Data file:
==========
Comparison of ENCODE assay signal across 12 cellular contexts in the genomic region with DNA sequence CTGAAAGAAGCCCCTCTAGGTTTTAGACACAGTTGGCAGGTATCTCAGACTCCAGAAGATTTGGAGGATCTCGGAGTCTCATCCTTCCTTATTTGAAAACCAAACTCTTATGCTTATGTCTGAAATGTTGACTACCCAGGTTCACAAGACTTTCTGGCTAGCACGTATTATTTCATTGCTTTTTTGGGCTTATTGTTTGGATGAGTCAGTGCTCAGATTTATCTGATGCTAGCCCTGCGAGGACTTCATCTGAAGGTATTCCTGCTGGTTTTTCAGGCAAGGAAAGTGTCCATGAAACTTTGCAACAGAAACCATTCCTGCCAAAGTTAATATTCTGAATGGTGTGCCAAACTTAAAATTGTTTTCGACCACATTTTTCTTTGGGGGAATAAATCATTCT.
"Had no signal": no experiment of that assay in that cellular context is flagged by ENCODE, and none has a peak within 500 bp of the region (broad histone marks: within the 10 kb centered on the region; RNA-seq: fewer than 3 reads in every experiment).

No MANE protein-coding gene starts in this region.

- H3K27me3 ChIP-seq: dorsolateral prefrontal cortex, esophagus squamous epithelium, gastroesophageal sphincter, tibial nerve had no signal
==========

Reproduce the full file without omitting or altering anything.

Comparison of ENCODE assay signal across 12 cellular contexts in the genomic region with DNA sequence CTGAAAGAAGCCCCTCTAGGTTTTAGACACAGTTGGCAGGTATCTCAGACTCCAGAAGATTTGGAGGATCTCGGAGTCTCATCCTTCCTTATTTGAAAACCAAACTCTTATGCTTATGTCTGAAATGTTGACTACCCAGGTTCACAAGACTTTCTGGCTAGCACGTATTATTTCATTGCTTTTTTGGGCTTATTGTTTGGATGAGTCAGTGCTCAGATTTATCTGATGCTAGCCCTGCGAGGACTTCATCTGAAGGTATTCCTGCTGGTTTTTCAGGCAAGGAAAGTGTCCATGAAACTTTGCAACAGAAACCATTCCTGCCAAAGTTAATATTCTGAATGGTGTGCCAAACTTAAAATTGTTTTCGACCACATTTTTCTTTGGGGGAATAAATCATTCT.
"Had no signal": no experiment of that assay in that cellular context is flagged by ENCODE, and none has a peak within 500 bp of the region (broad histone marks: within the 10 kb centered on the region; RNA-seq: fewer than 3 reads in every experiment).

No MANE protein-coding gene starts in this region.

- H3K27me3 ChIP-seq: dorsolateral prefrontal cortex, esophagus squamous epithelium, gastroesophageal sphincter, tibial nerve had no signal